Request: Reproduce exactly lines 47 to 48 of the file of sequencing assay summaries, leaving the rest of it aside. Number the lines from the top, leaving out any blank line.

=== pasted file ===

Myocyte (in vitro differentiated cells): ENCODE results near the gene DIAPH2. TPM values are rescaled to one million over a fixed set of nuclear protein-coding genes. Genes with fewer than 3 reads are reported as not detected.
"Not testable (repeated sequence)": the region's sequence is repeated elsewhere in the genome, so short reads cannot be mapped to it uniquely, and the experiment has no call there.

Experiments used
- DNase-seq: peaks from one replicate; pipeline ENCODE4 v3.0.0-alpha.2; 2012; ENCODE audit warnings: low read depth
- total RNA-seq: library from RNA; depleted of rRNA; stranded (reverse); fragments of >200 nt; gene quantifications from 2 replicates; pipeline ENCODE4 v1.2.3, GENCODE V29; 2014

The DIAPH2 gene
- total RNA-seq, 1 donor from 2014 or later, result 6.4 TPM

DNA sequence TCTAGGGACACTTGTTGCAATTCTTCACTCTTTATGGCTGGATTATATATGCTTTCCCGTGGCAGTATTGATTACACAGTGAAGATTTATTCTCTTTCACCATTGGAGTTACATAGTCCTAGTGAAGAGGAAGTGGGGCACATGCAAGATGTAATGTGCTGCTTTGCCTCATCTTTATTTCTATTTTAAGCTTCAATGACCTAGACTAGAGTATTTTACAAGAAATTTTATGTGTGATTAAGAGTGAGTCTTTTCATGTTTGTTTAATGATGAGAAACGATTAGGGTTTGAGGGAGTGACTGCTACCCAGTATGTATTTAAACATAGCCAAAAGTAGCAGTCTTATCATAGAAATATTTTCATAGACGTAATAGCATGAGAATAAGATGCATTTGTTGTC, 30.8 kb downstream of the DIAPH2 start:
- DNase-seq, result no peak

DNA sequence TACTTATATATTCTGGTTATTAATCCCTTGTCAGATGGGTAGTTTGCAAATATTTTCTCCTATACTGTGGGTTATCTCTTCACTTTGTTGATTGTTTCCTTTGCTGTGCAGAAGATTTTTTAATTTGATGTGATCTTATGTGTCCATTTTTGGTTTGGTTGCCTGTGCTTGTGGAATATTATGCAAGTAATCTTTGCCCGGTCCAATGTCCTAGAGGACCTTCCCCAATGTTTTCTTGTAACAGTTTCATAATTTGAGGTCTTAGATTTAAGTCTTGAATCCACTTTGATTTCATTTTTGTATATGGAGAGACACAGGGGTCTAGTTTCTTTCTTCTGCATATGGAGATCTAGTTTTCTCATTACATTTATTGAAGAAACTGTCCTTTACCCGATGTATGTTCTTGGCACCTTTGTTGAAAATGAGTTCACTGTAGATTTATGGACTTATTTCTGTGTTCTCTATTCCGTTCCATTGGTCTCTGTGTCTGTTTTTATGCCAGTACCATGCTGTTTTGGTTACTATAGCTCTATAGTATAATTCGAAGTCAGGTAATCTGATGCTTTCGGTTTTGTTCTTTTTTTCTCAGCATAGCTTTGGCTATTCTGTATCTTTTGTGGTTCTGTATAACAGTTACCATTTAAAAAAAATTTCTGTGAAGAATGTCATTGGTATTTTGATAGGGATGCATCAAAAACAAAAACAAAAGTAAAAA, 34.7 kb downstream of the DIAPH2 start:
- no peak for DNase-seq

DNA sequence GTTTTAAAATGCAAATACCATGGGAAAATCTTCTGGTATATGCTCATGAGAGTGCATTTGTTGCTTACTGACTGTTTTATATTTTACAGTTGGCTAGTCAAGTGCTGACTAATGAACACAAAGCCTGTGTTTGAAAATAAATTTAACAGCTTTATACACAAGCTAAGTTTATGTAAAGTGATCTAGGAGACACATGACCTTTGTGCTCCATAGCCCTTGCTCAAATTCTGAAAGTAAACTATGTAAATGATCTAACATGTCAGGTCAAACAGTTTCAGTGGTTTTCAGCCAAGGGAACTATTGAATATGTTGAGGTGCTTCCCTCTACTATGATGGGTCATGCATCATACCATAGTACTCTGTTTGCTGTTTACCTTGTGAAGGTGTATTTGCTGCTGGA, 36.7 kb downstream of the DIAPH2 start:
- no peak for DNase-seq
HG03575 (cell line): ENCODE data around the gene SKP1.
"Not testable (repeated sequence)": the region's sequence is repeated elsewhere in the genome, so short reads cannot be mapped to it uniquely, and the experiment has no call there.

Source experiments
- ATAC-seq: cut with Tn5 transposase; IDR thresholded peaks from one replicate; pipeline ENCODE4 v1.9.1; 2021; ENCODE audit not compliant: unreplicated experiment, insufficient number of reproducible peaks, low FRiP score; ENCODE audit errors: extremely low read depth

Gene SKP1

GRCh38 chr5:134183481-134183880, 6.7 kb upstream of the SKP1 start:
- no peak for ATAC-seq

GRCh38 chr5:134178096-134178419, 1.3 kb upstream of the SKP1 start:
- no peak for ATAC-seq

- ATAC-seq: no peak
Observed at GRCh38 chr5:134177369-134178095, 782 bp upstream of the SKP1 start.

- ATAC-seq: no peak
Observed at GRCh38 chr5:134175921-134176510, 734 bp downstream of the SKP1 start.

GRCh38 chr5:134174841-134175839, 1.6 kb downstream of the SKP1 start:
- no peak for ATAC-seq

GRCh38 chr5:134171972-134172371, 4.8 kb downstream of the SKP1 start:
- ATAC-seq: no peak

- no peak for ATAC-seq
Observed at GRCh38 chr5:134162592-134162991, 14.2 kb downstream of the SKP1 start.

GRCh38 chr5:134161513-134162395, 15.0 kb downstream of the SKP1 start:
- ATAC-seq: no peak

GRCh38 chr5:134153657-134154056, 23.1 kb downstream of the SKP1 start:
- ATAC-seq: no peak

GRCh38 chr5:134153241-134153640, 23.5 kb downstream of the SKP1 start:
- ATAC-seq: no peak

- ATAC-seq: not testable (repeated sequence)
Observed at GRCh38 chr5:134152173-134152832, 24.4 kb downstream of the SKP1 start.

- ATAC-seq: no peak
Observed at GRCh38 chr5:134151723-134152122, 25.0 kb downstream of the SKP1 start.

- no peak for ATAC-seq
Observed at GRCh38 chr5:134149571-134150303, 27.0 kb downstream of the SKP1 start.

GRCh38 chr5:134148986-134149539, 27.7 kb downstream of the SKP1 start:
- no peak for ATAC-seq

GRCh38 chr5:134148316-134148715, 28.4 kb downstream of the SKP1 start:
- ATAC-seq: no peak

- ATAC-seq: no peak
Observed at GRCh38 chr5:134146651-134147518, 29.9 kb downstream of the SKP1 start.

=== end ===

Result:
GRCh38 chr5:134148316-134148715, 28.4 kb downstream of the SKP1 start:
- ATAC-seq: no peak